WorkRamp Communities is now available.


How to Build a Strong LMS Business Case in 2024

Getting stakeholder buy-in can sometimes be an uphill battle. So, what if you need new learning software or want to transition to a new platform but are facing budget constraints?  

Focusing on the features or technical specs of a Learning Management System (LMS) is only a small part of a comprehensive business case that gets results. A solid LMS business case digs deep into how the learning system will solve real problems, improve performance, and align learning and development with business strategy

It zeroes in on tangible benefits and quantifiable returns. Rather than selling a list of features, you’re selling solutions. Your ultimate goal is clearly showing that an LMS isn’t a luxury or a nice-to-have but a strategic decision that pays off.  

What is an LMS business case?

An LMS business case is not a wish list. It’s a structured argument that proves the need and value of implementing a learning management system within your organization.

It presents concrete data and logical reasoning to show that investing in an LMS will solve specific problems, enhance learning, and ultimately increase a company’s bottom line. Businesses prioritizing employee development make a median revenue of $169k per employee

Rather than vague promises and assumptions, your LMS business case needs to pinpoint exact issues—poor compliance rates, inconsistent training, or wasted resources—and demonstrate how an LMS offers a practical solution. 

A bulletproof business case requires data, comparisons, and real-life examples.

What to include in your LMS business case

When crafting your LMS business case, each section must contribute to a sound and convincing argument.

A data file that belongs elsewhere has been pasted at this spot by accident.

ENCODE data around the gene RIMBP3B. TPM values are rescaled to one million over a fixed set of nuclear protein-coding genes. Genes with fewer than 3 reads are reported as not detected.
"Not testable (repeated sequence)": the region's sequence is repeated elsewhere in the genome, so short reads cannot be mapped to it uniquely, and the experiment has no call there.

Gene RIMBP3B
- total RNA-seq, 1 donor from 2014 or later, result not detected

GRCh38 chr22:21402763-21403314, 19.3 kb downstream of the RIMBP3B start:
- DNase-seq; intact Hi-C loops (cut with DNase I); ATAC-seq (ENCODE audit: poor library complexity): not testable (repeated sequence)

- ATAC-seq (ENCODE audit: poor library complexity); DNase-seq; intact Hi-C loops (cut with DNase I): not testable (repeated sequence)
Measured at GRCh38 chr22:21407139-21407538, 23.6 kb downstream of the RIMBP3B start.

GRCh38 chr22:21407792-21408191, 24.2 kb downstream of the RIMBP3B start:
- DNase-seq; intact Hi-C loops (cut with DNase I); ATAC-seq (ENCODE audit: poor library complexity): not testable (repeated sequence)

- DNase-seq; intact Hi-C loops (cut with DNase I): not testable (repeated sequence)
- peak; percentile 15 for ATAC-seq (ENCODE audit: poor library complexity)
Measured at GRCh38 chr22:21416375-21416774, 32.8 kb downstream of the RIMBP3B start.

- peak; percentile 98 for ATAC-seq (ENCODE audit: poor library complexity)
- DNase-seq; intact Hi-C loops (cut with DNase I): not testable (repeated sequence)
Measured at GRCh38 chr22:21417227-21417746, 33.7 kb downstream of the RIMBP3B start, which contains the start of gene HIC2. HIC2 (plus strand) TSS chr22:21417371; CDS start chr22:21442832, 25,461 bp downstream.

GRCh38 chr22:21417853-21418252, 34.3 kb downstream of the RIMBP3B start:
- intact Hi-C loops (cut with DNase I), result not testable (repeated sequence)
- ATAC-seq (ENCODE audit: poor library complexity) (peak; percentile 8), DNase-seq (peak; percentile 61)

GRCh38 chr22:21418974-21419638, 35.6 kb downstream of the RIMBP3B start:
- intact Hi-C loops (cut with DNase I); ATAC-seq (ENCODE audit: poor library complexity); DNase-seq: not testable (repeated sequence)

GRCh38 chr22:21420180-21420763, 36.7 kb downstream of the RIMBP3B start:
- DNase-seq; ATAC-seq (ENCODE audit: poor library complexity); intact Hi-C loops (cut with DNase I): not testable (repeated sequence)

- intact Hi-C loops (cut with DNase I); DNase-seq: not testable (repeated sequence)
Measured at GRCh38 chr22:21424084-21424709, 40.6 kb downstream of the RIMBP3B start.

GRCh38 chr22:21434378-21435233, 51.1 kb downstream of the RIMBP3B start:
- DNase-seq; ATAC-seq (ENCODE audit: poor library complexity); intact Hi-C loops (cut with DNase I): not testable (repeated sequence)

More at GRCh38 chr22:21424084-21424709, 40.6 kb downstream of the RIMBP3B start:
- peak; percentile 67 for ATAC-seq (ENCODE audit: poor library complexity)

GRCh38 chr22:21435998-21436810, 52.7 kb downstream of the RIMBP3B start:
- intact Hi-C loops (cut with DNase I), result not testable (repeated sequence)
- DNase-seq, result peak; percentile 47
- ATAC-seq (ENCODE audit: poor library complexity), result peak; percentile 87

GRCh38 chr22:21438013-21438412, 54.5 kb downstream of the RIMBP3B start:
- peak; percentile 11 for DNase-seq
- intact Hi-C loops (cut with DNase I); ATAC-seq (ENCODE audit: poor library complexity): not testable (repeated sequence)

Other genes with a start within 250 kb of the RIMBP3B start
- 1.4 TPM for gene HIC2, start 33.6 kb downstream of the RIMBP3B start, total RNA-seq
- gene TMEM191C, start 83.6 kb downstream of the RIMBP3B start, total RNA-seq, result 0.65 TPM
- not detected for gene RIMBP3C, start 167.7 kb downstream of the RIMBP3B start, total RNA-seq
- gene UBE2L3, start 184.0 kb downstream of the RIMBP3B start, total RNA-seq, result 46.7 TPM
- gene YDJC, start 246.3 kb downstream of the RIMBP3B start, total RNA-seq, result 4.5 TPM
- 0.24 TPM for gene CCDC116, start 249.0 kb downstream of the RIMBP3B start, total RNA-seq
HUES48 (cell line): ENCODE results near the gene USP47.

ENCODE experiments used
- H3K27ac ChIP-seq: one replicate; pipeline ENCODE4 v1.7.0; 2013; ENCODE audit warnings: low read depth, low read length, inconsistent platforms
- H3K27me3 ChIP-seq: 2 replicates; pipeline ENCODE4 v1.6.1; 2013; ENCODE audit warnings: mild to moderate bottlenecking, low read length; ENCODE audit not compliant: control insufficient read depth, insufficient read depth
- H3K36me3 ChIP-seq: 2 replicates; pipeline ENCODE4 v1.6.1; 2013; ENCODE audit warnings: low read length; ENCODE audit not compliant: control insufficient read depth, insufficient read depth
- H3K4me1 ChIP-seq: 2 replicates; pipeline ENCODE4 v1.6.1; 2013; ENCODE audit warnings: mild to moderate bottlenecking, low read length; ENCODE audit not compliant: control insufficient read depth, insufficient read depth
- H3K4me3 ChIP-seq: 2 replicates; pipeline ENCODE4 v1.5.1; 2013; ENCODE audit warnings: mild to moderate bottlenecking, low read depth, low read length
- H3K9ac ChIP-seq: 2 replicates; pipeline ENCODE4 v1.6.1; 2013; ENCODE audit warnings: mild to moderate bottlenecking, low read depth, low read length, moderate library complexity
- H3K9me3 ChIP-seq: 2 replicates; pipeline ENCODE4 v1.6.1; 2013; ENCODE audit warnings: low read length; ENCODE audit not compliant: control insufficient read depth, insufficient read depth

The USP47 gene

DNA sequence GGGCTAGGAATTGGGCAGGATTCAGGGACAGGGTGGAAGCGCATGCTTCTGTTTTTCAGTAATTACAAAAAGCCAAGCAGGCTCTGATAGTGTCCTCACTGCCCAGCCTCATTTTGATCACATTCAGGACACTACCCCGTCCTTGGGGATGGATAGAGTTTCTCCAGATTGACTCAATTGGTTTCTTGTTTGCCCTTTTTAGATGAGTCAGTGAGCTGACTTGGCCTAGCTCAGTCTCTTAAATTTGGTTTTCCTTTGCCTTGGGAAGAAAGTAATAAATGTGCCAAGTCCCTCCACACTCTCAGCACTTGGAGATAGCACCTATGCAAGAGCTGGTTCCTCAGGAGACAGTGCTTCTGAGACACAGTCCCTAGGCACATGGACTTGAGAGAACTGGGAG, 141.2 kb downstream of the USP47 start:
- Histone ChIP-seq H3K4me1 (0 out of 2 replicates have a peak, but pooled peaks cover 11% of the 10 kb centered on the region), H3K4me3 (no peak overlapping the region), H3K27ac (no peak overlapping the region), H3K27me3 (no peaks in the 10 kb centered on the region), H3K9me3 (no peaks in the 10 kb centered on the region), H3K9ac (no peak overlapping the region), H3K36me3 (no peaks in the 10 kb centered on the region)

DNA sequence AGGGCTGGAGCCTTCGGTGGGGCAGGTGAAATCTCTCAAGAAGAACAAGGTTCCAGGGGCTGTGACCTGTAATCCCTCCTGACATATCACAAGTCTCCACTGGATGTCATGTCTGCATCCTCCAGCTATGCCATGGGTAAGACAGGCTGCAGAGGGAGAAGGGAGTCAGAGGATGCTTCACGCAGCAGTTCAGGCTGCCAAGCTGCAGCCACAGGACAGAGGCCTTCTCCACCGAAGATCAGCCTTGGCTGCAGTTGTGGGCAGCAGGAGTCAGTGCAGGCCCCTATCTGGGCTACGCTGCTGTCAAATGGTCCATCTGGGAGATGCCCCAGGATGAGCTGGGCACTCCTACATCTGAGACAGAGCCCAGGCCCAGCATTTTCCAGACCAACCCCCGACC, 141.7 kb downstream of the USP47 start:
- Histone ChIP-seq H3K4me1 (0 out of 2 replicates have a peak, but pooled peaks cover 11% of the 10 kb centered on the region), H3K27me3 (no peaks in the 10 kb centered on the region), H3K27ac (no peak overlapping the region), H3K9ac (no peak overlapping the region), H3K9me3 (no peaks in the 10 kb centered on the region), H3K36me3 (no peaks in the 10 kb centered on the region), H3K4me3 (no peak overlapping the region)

Be sure to include each component below to cover all your bases and leave no room for doubt.

Executive summary

What it is: The executive summary is your opening punch. It encapsulates your entire argument in a concise and clear statement, and ideally, it’s designed to catch the attention of decision-makers from the get-go.

What to include: 

  • Problem statement: Clearly define what issue or gap the LMS will address
  • Proposed solution: Explain that an LMS is the strategic choice for resolving the identified problem
  • Expected ROI: Use numbers to highlight the anticipated return on investment or cost savings
  • Key performance metrics: List what metrics will be used to measure the LMS’s effectiveness over what period and why 
  • Urgency: If it applies, point out why immediate action is beneficial for the organization

Supporting evidence

What it is: Supporting evidence is the backbone of your case. It’s where you prove your claims are more than just words. 

Include any statistics, research, demos, or case studies you can find to support your argument.

What to include: 

  • Hard data: Use numbers that show the inefficiency or cost of current training methods. For example, companies with comprehensive training programs have a 24% higher profit margin